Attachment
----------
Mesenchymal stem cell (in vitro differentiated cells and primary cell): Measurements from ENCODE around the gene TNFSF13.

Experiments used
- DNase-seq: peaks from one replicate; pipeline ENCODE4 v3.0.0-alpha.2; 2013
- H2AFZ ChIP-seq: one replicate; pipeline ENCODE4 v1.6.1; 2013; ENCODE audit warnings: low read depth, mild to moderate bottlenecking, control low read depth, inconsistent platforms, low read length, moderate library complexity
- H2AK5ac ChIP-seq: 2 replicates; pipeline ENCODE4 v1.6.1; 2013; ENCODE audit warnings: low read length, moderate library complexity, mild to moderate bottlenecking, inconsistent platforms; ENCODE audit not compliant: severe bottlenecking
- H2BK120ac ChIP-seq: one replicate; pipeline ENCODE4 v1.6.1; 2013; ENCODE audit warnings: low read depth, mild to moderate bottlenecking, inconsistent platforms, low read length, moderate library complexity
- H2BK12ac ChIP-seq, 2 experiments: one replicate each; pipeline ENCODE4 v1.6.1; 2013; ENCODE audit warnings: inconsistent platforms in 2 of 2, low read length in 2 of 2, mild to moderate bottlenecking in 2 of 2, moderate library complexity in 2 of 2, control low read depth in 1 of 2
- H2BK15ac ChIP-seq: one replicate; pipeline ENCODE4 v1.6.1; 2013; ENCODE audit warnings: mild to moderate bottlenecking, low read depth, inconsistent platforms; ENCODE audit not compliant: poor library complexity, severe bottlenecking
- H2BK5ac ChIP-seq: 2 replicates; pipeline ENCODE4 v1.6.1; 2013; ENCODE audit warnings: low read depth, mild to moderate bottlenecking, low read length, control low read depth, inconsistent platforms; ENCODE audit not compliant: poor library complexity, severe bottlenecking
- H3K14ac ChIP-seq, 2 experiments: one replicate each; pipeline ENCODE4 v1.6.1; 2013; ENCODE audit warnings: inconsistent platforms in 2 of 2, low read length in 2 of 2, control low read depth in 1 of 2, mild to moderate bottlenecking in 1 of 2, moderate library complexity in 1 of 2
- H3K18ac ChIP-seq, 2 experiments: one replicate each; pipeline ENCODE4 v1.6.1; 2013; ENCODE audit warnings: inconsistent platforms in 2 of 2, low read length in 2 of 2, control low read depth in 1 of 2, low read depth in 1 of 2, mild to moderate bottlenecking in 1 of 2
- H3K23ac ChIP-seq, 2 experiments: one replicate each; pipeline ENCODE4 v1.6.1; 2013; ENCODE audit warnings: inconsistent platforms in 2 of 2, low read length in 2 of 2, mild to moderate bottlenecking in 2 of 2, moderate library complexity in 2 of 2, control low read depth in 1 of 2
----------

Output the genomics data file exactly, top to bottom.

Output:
Mesenchymal stem cell (in vitro differentiated cells and primary cell): Measurements from ENCODE around the gene TNFSF13.

Experiments used
- DNase-seq: peaks from one replicate; pipeline ENCODE4 v3.0.0-alpha.2; 2013
- H2AFZ ChIP-seq: one replicate; pipeline ENCODE4 v1.6.1; 2013; ENCODE audit warnings: low read depth, mild to moderate bottlenecking, control low read depth, inconsistent platforms, low read length, moderate library complexity
- H2AK5ac ChIP-seq: 2 replicates; pipeline ENCODE4 v1.6.1; 2013; ENCODE audit warnings: low read length, moderate library complexity, mild to moderate bottlenecking, inconsistent platforms; ENCODE audit not compliant: severe bottlenecking
- H2BK120ac ChIP-seq: one replicate; pipeline ENCODE4 v1.6.1; 2013; ENCODE audit warnings: low read depth, mild to moderate bottlenecking, inconsistent platforms, low read length, moderate library complexity
- H2BK12ac ChIP-seq, 2 experiments: one replicate each; pipeline ENCODE4 v1.6.1; 2013; ENCODE audit warnings: inconsistent platforms in 2 of 2, low read length in 2 of 2, mild to moderate bottlenecking in 2 of 2, moderate library complexity in 2 of 2, control low read depth in 1 of 2
- H2BK15ac ChIP-seq: one replicate; pipeline ENCODE4 v1.6.1; 2013; ENCODE audit warnings: mild to moderate bottlenecking, low read depth, inconsistent platforms; ENCODE audit not compliant: poor library complexity, severe bottlenecking
- H2BK5ac ChIP-seq: 2 replicates; pipeline ENCODE4 v1.6.1; 2013; ENCODE audit warnings: low read depth, mild to moderate bottlenecking, low read length, control low read depth, inconsistent platforms; ENCODE audit not compliant: poor library complexity, severe bottlenecking
- H3K14ac ChIP-seq, 2 experiments: one replicate each; pipeline ENCODE4 v1.6.1; 2013; ENCODE audit warnings: inconsistent platforms in 2 of 2, low read length in 2 of 2, control low read depth in 1 of 2, mild to moderate bottlenecking in 1 of 2, moderate library complexity in 1 of 2
- H3K18ac ChIP-seq, 2 experiments: one replicate each; pipeline ENCODE4 v1.6.1; 2013; ENCODE audit warnings: inconsistent platforms in 2 of 2, low read length in 2 of 2, control low read depth in 1 of 2, low read depth in 1 of 2, mild to moderate bottlenecking in 1 of 2
- H3K23ac ChIP-seq, 2 experiments: one replicate each; pipeline ENCODE4 v1.6.1; 2013; ENCODE audit warnings: inconsistent platforms in 2 of 2, low read length in 2 of 2, mild to moderate bottlenecking in 2 of 2, moderate library complexity in 2 of 2, control low read depth in 1 of 2